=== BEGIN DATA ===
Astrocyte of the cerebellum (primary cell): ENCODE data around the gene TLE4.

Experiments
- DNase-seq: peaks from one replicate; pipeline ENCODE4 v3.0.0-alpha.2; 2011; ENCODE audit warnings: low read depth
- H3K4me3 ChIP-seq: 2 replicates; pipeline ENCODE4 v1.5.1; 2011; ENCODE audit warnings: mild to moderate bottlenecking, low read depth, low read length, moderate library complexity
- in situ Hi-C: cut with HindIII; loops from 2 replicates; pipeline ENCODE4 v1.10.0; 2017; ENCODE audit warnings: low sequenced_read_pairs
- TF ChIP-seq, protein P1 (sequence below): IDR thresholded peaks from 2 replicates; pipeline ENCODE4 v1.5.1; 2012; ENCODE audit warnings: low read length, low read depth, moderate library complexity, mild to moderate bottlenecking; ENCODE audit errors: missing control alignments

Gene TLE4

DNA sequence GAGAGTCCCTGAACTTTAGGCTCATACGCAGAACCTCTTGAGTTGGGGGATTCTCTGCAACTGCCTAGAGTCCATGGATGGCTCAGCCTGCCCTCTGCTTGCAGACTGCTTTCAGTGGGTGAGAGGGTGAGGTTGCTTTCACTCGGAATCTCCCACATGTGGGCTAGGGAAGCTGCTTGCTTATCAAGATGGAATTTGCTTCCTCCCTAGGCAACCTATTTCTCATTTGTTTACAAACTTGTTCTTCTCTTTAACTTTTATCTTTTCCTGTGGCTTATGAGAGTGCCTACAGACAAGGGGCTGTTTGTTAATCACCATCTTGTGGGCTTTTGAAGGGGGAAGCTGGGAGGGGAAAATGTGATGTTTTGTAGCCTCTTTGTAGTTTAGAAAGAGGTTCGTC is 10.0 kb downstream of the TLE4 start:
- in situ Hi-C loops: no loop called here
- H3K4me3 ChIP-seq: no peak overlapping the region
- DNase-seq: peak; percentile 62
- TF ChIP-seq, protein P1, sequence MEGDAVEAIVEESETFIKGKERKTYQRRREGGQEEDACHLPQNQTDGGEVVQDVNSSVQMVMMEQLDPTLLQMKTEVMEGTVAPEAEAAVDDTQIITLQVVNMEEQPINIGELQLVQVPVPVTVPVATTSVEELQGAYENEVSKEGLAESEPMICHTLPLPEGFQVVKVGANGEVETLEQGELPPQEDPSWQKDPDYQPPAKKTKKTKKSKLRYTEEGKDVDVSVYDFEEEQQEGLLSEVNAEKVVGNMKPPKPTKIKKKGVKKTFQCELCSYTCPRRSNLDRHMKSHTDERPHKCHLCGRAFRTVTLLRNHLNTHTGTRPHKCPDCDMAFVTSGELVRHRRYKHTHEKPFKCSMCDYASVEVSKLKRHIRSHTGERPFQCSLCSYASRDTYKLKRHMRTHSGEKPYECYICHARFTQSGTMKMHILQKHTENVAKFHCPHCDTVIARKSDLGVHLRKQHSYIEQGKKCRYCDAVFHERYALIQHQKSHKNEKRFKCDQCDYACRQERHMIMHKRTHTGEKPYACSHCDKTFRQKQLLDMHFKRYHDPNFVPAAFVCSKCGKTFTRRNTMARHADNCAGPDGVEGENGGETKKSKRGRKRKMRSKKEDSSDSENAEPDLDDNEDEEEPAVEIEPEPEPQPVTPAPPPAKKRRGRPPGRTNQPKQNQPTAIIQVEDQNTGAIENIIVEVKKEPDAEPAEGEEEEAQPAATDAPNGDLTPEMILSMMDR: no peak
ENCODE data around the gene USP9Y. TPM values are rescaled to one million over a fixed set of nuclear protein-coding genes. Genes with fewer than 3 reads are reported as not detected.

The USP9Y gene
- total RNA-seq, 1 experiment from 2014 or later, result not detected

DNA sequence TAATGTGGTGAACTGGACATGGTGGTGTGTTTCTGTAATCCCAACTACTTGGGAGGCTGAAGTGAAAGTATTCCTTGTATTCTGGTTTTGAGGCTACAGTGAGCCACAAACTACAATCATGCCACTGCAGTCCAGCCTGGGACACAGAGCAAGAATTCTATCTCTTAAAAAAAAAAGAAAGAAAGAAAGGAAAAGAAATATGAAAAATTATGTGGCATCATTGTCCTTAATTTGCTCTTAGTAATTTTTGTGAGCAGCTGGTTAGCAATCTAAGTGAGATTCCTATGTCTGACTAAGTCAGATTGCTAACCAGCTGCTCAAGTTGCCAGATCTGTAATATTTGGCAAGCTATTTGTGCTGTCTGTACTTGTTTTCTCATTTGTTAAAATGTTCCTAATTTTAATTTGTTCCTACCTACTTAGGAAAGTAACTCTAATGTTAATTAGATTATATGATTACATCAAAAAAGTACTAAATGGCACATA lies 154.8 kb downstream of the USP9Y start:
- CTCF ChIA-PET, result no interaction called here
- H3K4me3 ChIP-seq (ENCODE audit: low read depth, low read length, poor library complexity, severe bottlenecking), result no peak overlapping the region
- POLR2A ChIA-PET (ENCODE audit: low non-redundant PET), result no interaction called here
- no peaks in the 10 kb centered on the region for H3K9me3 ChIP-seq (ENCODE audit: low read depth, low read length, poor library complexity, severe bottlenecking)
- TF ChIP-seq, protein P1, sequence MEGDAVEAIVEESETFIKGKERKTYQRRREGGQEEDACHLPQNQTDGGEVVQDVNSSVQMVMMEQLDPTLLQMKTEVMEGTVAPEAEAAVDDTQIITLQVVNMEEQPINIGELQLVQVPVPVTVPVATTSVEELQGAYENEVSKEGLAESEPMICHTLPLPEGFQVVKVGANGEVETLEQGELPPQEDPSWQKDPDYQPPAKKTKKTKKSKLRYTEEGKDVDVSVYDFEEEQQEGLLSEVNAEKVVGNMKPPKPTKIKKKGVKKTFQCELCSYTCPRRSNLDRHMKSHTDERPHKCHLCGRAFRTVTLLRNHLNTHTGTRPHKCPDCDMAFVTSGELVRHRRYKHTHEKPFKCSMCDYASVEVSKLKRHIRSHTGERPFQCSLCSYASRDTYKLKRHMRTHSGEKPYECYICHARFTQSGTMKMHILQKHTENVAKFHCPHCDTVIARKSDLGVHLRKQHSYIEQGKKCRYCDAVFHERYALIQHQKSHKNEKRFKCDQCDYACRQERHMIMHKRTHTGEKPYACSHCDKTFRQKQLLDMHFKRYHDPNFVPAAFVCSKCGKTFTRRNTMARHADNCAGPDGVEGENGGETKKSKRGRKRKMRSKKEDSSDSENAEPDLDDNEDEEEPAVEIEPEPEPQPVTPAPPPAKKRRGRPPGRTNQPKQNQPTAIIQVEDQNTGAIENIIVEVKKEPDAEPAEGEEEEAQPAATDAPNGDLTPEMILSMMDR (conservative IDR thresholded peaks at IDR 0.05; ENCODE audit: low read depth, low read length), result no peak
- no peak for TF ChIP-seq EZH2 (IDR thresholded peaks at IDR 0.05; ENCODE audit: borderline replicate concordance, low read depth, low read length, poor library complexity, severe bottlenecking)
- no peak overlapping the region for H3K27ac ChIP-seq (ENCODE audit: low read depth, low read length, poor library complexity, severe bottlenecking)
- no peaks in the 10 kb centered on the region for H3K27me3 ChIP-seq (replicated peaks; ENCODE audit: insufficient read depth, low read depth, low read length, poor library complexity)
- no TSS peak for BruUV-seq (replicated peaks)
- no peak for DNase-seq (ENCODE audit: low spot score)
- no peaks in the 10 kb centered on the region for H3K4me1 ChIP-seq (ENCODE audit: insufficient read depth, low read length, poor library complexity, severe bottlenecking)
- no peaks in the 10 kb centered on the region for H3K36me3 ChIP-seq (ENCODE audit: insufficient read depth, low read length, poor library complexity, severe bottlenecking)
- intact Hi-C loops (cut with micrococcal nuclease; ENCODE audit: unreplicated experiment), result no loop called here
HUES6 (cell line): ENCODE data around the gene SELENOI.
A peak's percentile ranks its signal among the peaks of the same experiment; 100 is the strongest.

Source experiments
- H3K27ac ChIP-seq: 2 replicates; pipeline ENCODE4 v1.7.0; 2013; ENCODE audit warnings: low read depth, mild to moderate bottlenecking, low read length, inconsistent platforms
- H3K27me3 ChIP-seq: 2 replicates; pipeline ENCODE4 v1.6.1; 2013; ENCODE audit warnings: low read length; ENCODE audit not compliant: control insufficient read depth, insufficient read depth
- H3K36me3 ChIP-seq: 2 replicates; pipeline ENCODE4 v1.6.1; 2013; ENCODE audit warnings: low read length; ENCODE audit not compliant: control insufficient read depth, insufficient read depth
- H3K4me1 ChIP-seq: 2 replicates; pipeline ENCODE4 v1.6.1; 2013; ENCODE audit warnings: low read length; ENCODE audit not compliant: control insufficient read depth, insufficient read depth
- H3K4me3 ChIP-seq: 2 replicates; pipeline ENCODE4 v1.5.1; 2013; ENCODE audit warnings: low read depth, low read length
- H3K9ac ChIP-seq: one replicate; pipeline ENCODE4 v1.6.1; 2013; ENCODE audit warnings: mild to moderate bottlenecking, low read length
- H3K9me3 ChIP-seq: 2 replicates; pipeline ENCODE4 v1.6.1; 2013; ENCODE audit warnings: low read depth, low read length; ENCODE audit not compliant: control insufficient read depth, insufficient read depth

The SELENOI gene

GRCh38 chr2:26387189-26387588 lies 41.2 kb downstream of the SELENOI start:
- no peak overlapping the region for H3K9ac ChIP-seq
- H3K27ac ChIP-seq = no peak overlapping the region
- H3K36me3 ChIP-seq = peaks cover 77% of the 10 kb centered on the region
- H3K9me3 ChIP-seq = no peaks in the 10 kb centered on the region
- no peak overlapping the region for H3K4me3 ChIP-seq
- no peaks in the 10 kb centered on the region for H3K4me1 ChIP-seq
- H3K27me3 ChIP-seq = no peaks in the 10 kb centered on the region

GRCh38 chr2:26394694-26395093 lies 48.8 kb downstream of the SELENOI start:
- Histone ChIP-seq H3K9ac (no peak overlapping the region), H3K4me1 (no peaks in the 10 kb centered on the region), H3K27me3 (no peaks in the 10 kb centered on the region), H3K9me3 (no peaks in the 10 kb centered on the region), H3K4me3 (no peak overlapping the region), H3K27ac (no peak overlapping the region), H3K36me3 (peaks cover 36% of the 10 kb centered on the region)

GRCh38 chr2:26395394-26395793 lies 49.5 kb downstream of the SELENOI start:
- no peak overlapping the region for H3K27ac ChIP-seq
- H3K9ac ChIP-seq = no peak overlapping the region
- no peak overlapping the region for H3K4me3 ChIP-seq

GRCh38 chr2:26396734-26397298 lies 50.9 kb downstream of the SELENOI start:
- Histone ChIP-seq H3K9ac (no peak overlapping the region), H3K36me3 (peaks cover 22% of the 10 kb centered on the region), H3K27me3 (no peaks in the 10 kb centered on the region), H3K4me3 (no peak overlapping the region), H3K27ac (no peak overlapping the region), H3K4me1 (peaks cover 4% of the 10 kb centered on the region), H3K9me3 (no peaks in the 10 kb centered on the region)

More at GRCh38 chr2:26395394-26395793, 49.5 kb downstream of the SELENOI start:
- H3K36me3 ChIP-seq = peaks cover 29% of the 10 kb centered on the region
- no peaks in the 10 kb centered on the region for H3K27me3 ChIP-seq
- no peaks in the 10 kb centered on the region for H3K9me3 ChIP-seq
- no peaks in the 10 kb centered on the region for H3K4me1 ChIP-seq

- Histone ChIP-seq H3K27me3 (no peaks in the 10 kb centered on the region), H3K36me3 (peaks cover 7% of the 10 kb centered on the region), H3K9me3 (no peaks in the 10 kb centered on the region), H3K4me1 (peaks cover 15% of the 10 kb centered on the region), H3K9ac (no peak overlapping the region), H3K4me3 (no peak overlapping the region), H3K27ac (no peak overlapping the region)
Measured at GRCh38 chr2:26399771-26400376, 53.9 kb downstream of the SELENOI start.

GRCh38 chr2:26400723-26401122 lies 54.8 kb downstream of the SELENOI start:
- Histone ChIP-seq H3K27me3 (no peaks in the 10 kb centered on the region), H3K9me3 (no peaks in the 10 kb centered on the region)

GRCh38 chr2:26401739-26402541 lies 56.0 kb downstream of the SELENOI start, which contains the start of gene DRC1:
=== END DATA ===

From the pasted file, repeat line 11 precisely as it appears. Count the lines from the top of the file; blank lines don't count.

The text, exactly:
- DNase-seq: peak; percentile 62